In Australia, for just the fourth time since World War II, the Labor Party, this time under leader Anthony Albanese, has been elected to form government from opposition. The conservative Liberal Party — led by outgoing Prime Minister Scott Morrison — was routed.
How did it happen? And what are the lessons for politics in Australia and elsewhere?
1. Don’t take your heartland for granted
Morrison not only lost seats to Labor but also lost a swath of seats to a group of female independents who adopted the color teal — a blend of Liberal blue (to signal they were economically conservative) and green (to signal they were progressives on climate change and the status of women.) The “teal independents” won seats in wealthy parts of Sydney and Melbourne that had long voted Liberal — including that of Morrison’s deputy, Treasurer Josh Frydenberg.
2. You can’t win without women
Some seats are yet to be determined, but of the 14 seats that have already changed hands, 12 have been won by women. Morrison’s party has, for years, failed to run enough women in winnable seats. Morrison himself appeared baffled by issues about respect and safety for women. And Labor had the better policy on child care.
3. Charisma is overrated
Conventional wisdom holds that Labor only wins from opposition with the assistance of a charismatic candidate — Gough Whitlam in 1972, Bob Hawke in 1983 and Kevin Rudd in 2007. Then again, Australia’s longest-serving leader in recent years, Liberal John Howard, was hailed by supporters as authentic but bordering on dull. This election result may prove the case for unflashy authenticity — especially when confronting a leader such as Morrison, who seemed more interested in photo-opportunity campaigning than in governing.
4. You can’t win without action on climate change
According to the ABC’s Vote Compass, the country’s largest survey of voter intentions, a majority of voters wanted “much more” action on climate change. That’s hardly surprising in a country that has been ravaged by floods and fires of increasing severity. The triumphant teal candidates all listed action on climate change as a priority. Meanwhile, the Australian Greens are celebrating what their leader calls their “best result ever”.
5. Rupert Murdoch no longer calls the shots
The Australian-born press baron dominates the Australian newspaper industry. In this election, all but one of his newspapers editorialized in favor of Morrison, and there were slanted headlines aplenty. Yet, this seemingly had no discernible impact. In a world of social media and multiplying sources of information, even the most strident Murdoch headlines can struggle to be seen.
6. You can’t win by fighting the last election
They say bad generals always fight the last war, and the Liberal campaign fell into the same trap. Morrison won a surprise victory in 2019 through a negative campaign in which he depicted then-Labor leader Bill Shorten as a dangerous radical. Labor, wary of giving Morrison a second victory, changed its strategy. It matched many of Morrison’s policies and was cautious in its own offerings. Labor was like an echidna, the spiky Australian animal that rolls into a ball when attacked. Morrison kept attacking, as if he knew no other mode, even though Labor’s small-target strategy gave him so few opportunities.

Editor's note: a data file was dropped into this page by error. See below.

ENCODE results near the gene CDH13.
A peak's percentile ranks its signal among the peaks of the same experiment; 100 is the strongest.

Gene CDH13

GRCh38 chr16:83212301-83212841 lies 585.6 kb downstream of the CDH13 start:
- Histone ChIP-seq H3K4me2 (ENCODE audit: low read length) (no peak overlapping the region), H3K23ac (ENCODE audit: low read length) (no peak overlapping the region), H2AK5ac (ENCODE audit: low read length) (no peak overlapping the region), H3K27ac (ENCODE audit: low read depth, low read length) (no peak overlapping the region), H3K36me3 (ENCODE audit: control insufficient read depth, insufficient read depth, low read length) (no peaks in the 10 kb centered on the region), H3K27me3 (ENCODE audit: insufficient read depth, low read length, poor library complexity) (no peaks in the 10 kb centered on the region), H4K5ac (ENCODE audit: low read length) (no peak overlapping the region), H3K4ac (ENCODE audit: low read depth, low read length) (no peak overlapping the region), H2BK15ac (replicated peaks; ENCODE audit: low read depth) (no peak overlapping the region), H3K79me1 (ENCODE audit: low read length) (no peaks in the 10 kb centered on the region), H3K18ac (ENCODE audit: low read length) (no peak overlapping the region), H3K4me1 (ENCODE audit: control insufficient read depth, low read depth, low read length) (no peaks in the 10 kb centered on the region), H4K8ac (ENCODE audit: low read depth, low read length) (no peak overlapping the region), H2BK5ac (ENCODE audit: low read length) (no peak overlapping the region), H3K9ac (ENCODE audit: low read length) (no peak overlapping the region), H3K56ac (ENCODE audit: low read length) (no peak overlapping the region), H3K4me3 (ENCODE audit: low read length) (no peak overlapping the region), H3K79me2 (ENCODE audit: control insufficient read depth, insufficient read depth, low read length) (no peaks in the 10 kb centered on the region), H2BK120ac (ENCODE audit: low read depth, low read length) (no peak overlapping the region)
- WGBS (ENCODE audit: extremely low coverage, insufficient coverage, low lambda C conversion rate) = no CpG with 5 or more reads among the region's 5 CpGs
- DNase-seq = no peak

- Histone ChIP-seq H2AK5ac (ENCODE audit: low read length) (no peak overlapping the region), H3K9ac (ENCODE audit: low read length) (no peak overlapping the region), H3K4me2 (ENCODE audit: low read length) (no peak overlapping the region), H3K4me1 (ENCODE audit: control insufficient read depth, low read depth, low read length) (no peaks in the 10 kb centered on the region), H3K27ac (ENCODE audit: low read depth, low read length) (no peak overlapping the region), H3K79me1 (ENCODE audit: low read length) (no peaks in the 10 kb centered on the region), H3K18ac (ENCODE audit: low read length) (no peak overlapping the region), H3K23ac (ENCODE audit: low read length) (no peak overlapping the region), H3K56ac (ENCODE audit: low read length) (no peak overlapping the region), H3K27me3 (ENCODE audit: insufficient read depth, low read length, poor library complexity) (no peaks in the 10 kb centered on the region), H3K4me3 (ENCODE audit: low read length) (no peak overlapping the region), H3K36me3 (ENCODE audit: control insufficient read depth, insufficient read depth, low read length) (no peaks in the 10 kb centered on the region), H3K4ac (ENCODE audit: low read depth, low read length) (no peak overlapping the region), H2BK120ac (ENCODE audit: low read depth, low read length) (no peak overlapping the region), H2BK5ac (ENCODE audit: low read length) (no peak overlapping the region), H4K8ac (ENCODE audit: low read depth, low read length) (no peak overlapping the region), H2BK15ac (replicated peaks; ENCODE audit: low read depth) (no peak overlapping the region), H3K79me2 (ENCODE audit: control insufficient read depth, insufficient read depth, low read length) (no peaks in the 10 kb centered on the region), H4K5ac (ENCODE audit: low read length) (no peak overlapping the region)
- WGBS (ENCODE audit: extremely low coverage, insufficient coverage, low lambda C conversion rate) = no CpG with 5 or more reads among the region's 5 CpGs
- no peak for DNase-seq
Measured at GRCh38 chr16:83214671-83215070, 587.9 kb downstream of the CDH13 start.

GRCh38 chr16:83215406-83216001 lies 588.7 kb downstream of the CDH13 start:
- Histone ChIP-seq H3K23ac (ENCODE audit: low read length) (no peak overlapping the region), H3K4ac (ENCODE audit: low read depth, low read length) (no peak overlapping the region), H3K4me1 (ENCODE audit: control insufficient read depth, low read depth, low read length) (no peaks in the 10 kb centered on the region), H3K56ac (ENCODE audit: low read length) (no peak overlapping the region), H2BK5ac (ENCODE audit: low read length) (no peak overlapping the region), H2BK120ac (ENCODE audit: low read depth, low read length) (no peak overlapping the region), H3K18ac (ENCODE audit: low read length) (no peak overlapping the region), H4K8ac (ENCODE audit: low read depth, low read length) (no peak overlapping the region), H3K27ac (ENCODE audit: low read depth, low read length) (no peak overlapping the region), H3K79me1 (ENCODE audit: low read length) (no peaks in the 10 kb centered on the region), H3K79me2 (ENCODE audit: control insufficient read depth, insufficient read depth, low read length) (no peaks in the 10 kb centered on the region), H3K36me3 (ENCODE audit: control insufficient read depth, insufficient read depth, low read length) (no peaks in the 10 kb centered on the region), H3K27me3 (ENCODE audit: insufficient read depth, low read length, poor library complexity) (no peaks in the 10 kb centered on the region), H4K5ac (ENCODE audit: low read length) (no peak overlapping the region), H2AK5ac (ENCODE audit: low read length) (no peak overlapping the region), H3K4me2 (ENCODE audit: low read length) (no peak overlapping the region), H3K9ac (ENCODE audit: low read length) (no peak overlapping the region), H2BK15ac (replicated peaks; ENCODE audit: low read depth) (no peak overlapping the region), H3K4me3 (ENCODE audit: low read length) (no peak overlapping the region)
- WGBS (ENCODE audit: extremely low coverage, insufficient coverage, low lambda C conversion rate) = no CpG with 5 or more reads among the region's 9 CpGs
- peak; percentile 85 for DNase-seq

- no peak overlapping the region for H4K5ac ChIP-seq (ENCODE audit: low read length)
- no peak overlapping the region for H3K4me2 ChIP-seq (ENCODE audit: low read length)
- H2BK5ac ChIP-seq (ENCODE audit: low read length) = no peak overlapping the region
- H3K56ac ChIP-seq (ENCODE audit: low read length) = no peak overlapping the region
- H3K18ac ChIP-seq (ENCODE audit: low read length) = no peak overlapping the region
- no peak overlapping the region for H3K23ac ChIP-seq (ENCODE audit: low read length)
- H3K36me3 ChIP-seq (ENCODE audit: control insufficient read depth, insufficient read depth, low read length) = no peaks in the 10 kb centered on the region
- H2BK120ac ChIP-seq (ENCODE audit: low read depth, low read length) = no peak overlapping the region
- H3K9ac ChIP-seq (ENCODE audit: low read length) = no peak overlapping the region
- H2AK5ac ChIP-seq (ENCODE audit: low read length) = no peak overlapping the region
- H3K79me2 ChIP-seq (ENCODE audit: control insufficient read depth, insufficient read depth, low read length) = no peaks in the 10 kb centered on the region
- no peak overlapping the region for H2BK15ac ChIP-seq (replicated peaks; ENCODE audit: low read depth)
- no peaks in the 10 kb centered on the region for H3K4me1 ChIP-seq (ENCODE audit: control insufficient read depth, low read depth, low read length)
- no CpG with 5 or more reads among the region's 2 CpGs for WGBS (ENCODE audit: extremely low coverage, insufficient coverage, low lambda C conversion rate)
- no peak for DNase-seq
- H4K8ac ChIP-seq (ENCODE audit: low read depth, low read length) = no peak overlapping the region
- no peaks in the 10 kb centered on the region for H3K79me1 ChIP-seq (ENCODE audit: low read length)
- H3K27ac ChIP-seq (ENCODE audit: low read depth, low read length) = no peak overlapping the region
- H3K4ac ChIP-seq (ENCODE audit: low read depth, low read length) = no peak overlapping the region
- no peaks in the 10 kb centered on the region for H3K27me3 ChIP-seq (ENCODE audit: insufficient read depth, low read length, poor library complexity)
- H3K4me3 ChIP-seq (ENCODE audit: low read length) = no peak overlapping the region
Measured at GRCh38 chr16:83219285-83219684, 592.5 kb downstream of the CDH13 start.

7. Imported culture wars don’t work
In Britain, a battle over the rights of the trans community has generated great heat on both sides. It hasn’t been the same in Australia. Maybe it’s a “live and let live” attitude, or maybe we just haven’t gotten around to that particularly toxic battle. Either way, Morrison attempted to weaponize the issue by endorsing a candidate who had expressed extreme anti-trans views. He might have hoped that would play well in the conservative outer suburbs. Happily, it didn’t seem to work. Instead, according to one Liberal minister, it created a “contagion effect” that helped others, such as the teal independents.
8. Don’t take the locals for granted
Labor’s biggest blunder was to select one of its star performers to contest one of its safest seats, Fowler in western Sydney. A local candidate was shunted aside. The result: a 17 percent swing against Labor and the election of an independent with links to the area.
9. Covid-19 memories are short
Australia did well with controlling covid-19. The vaccine rollout may have been a “stroll out”, but lockdowns and closed borders delivered one of the lowest death rates in the Organization for Economic Co-operation and Development. Voters, however, seem to remember failures more easily than successes.
10. Don’t create slogans that can be used against you
Morrison, a former marketing man, loves creating snappy slogans — but some have proved his undoing. “I don’t hold a hose, mate”, was his answer when questioned about a holiday in Hawaii during the bush fires of the summer of 2019-2020. And “it’s not a race” was his reply when asked in March 2021 why his government was so slow in ordering vaccines during the pandemic.
It turned out, of course, that it was a race. It’s now also clear that in times of peril, Australians want a leader willing to hold a hose.
Richard Glover presents the "Drive" show on ABC Radio Sydney. He’s a former news editor and European correspondent for the Sydney Morning Herald and author of 12 books, including the best-selling memoir “Flesh Wounds".